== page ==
Shelley Uram, M.D.
January 4, 2011
The Meadow's Overview of the Core Issues and how they relate to our psychological and behavioral symptoms is the most encompassing model I have worked with. This model accurately captures our nature at birth, and how the chronic psychological "bumps and bruises" through our formative years can distort our underlying nature. Ultimately, many of us develop psychological and behavioral symptoms that are directly rooted in these early psychological traumas. These symptoms can include inflexible or inadequate coping mechanisms, addictions, mood and anxiety disorders, personality disorders, etc.
Depressive conditions very commonly develop from these earlier childhood psychological traumas.
There are currently over 21 million American adults diagnosed with a depressive disorder, or almost 10% of all American adults. These numbers do not include the many, many more who have not sought professional help. This is a staggering number of people!
When someone feels the pain of depression, they want relief; the state of depression feels very uncomfortable and negative. In our country, the vast majority of people who go to a doctor for depressive symptoms are treated with antidepressant medication.
Many people feel significant relief within a few to several weeks after starting the medication. Later on, if the depression recurs, they will likely, once again receive a prescription for antidepressant medication. Eventually, many patients are instructed to remain on this medication for years to come in order to prevent a recurrence of their depression.
One of the current popular recommendations from our national and local psychiatric associations is that psychiatrists should treat patients with medication, striving towards a goal of 100% relief of symptoms. Most patients are happy with feeling so much better; however, they have not addressed the underlying issues that initially lead to the depressive state.
Why does this matter? Why should we address the underlying issues behind the depressive state if medication takes away the symptoms?
In my opinion, we are all ultimately trying to master the challenges that show up in our lives. There is a subtle "push" in all species to keep on evolving their mastery skills and ability to cope. We develop better mastery skills with our relationships, health, life stressors, etc. We all stumble and fail at times; sometimes we are flat out stymied by life circumstances. Ultimately, we want to come to some kind of terms with the challenges that show up in our lives, and feel more at peace with them.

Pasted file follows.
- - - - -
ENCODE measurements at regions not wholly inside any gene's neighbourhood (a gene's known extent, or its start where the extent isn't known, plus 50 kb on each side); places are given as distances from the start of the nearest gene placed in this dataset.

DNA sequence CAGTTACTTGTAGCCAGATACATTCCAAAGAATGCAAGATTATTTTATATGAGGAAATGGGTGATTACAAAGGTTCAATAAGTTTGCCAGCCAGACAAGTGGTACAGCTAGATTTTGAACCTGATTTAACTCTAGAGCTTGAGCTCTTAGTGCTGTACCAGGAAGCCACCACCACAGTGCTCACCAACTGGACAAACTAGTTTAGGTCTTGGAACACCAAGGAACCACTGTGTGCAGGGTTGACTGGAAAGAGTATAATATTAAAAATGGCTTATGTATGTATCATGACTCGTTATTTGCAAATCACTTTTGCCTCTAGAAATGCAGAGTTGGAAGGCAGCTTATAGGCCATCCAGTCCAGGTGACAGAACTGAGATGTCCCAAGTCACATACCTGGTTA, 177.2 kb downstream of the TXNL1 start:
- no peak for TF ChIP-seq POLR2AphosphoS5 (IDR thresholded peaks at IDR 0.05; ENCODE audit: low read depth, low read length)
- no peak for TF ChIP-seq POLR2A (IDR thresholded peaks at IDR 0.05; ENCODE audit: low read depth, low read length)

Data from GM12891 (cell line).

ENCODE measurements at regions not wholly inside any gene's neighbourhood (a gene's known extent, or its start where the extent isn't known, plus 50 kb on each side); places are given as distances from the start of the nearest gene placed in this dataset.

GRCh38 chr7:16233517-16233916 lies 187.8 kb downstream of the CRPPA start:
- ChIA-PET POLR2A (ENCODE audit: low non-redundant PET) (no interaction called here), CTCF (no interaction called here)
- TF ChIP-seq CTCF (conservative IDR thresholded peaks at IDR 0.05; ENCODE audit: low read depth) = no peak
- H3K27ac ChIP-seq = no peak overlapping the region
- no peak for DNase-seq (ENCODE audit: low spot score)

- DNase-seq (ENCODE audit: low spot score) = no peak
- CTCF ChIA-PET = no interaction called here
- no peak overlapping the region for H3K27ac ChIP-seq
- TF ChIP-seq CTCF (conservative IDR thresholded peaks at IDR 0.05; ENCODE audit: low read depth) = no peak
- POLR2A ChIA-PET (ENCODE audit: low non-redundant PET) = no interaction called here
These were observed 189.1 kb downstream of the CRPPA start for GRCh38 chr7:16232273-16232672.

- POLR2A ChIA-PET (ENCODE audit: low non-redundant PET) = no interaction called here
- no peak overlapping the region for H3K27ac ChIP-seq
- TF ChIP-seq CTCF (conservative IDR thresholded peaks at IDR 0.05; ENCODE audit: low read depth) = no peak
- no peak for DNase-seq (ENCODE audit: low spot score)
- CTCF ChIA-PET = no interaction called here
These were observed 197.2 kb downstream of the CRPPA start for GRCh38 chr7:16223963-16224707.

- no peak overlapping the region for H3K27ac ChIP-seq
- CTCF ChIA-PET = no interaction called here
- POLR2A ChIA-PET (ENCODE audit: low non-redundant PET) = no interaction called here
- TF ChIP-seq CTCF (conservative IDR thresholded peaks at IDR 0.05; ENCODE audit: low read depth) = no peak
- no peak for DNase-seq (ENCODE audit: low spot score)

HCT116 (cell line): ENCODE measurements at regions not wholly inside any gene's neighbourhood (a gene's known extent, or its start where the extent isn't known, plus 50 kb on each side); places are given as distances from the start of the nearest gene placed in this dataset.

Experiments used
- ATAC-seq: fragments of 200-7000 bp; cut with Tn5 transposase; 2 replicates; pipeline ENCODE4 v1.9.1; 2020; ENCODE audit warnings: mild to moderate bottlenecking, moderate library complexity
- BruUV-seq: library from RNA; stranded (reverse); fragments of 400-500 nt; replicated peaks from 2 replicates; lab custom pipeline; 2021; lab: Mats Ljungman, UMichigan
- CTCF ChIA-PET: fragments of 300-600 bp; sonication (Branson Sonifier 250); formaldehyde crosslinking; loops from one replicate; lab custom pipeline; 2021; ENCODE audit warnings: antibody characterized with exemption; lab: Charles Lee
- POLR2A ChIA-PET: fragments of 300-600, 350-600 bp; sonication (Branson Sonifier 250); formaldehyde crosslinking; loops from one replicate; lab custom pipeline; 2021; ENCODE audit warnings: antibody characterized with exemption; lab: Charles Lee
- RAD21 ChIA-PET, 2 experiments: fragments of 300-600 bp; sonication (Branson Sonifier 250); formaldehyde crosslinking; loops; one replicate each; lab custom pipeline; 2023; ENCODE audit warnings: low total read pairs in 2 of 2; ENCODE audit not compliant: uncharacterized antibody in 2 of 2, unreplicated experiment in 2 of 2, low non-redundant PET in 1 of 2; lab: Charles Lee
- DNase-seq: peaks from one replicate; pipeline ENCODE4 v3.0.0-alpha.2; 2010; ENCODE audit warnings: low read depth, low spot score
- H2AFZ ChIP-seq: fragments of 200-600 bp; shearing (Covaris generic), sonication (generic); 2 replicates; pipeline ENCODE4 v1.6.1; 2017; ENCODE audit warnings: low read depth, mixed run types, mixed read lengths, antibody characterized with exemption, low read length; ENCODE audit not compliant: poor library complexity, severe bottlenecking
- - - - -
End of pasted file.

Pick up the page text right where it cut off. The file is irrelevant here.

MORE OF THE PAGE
In my opinion, many people who suffer from depression are in a "stymied" state of dealing with life challenges. Very often, it is their coping skills that are not adequately flexible or mature enough to successfully deal with the challenge. They are left feeling overwhelmed or "shutdown". In this condition, they are simply not able to master the circumstances at hand.
In my opinion, if a patient is overwhelmed by their symptoms, antidepressant medication may be helpful to alleviate some of the symptoms. The patient can then enter into a "working zone" of being able to actively participate in psychotherapy, and eventually reach a new level of mastery in dealing with their life-stressors.
I think it is wise to utilize antidepressant medication if it is an adjunct to the patient MASTERING the underlying issues.Unfortunately, the trend in our country is to replace the psychotherapy with only symptom relief through medication.
If a person's coping skills are not maturing, they are just as vulnerable to another bout of depression as they were the first time. Research has actually shown that a person is even more vulnerable to further depression episodes with each new episode of depression.
In my opinion, we psychiatrists should tailor our medication prescribing to meet their ideal needs in psychotherapy. For example, if a patient ideally needs to experience some sadness or anxiety in order to be motivated to master the underlying issue in therapy, I think it is appropriate to let them have some of their symptoms, but to a tolerable degree.
I view some depressive or anxiety symptoms as a "barometer"that tells us how we are doing inside. Instead of automatically silencing these depressive or anxiety "signals" with medication, these symptoms can frequently be utilized to motivate us to dig deeper in psychotherapy.
The Meadow's Overview of the Core Issues, is an excellent diagnostic and treatment model upon which to base psychotherapy. It is from this model that mental health professionals can analyze where a patient is psychologically "stuck", and in what therapeutic directions to move. In patients that medication would serve the purpose of alleviating certain symptoms that would stand in the patient's way of utilizing this psychotherapy, then the two treatment modalities could become a unified and useful treatment approach.
Exceptions to the above would include patients who are not interested in mastering the underlying issues and improving their coping skills. If a patient clearly wants to just have the symptoms removed, I do not see a problem utilizing only a medication approach. Other possible exceptions include patients who suffer from other disorders, such as psychosis, Bipolar I disorders, Schizoaffective disorders, etc. When patients have reached an extremely distressed state and have thoughts of harming themselves or others, then the medication route is often helpful in bringing some relief, after which the psychotherapy can play an increasingly important role.
©2011 Shelley Uram